If a signal goes out over the air that's not encrypted it can and will be picked up by friend and foe alike.


Quote from: Geek on April 13, 2013, 06:40:14 pm
Unfortunately we are losing our freedom slowly, sort of like the boiled frog.  Ignore guns or radios for a moment.  Do you think it is okay for some TSA cretin to stick his hands inside your pants?  What kind of country would allow such a thing?  Do you even think about the fact that is going on day to day?  When do you conclude we have lost?

I think they are just doing that which has been done many time in history which was penned by Machiavelli in the Prince and summed up like this by another guy many know:

"The best way to take control over a people and control them utterly is to take a little of their freedom at a time, to erode rights by a thousand tiny and almost imperceptible reductions. In this way, the people will not see those rights and freedoms being removed until past the point at which these changes cannot be reversed."
-- Adolf Hitler


As for radio DF, as he said, airborne Direction Finding platforms could be a real problem.  However, there are tricks of the trade which do not eliminate the risks, but which can make it much more difficult for them to fox hunt especially on the lower HF bands.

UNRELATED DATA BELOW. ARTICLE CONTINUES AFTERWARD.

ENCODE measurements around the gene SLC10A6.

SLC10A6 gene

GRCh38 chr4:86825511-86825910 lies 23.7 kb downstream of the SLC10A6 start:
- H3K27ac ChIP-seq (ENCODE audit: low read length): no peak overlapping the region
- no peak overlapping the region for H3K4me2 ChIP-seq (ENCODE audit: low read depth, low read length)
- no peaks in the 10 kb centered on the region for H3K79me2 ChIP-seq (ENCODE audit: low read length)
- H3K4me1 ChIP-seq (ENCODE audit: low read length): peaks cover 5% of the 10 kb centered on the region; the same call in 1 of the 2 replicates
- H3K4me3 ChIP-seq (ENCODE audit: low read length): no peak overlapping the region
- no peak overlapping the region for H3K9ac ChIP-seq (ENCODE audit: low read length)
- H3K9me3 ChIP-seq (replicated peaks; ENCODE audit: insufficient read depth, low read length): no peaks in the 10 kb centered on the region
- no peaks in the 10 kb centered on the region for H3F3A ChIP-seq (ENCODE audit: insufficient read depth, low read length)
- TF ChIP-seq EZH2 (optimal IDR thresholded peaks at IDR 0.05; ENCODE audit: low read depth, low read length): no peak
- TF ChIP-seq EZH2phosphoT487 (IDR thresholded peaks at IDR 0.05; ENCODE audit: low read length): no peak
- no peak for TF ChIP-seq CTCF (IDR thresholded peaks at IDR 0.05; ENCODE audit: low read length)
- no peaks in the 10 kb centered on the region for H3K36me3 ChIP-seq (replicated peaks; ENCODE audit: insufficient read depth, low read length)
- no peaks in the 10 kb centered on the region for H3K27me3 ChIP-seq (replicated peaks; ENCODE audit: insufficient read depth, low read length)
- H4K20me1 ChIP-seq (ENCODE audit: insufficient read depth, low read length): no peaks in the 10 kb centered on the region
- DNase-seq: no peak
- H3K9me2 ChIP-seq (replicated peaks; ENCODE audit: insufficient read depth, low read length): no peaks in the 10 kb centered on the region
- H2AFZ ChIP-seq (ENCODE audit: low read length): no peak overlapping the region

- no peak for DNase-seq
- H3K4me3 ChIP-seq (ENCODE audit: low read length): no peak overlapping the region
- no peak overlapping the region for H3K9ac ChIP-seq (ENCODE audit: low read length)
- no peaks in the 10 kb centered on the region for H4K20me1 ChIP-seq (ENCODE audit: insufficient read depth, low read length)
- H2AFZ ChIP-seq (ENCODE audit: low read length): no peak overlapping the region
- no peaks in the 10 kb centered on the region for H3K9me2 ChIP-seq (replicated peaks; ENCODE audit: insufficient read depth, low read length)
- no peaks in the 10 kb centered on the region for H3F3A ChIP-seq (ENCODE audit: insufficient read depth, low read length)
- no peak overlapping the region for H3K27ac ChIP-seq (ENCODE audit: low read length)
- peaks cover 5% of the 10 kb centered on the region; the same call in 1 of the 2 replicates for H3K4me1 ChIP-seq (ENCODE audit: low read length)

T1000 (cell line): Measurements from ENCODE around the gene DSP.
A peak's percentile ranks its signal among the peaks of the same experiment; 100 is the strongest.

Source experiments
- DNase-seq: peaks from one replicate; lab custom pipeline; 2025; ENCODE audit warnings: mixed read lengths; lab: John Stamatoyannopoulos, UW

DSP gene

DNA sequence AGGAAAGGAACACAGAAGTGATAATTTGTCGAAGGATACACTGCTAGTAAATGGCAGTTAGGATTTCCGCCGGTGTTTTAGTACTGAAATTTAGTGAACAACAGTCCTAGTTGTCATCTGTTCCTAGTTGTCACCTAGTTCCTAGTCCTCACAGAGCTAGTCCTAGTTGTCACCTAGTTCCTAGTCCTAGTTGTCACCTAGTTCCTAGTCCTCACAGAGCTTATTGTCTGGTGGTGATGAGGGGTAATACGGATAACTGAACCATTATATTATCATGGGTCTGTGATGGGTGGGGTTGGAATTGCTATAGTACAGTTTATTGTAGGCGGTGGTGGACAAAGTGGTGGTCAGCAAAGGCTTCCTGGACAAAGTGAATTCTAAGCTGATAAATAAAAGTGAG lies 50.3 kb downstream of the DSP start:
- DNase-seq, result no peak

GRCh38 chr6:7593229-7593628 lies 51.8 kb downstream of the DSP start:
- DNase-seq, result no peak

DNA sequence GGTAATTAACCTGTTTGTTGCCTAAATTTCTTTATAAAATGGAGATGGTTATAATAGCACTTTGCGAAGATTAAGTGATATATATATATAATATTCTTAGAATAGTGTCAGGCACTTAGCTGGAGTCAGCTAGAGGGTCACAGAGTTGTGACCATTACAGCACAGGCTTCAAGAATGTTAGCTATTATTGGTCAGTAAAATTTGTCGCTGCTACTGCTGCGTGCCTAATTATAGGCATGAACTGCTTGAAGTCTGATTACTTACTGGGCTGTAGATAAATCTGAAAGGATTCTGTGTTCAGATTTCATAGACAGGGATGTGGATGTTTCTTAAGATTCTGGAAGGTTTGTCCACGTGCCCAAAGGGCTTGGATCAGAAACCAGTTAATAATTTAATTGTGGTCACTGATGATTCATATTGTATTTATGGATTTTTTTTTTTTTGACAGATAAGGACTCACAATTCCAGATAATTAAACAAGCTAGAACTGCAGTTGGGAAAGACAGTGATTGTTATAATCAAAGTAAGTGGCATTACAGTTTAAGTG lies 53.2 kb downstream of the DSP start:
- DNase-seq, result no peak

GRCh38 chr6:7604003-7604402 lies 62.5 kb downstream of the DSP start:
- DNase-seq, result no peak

de RadioRay ..._ ._
"When we cannot do the good we would, we must be ready to do the good we can."  ~ Matthew Henry


Quote from: RadioRay on October 28, 2013, 06:15:15 pm
However, there are tricks of the trade which do not eliminate the risks, but which can make it much more difficult for them to fox hunt especially on the lower HF bands.

So I assume we can be expecting a tutorial here on the forum? 8)
"Those who would give up essential liberty to purchase temporary safety, deserve neither liberty nor safety" - Benjamin Franklin



I am perhaps too preoccupied with WWII in the Nordic countries. Norway was occupied by Nazi Germany from 1940 to 1945, and in 1941 the occupant decided to confiscate all radio receivers, almost half a million of them, from the general Norwegian population. Only the German occupants and their Norwegian Nazi collaborators were allowed to own radios. The main goal was to prevent Norwegians from listening to London where the King of Norway and his Government resided in exile. (They would later return triumphantly to Norway in 1945.)

Amateur radio was prohibited long before that, and all equipment was seized according to official registers of ham licensees, I was told by ham radio veterans many years ago.

Now this man had built himself a transceiver in 1939, but had postponed to sit for his ham license exam, so when the Germans arrived on April 9, 1940, he was safely under the surveillance radar:
See also:

I guess Gunvald Tomstad's story would have been a quite different one if he had been a registered ham.

I registered my ham license some fifty years ago. Then I had an interim period of forty years when I was not registered (did not pay yearly dues). A few years ago I contacted the relevant authority, and they gave me back my license and first C/S for life, for free. I can live with that.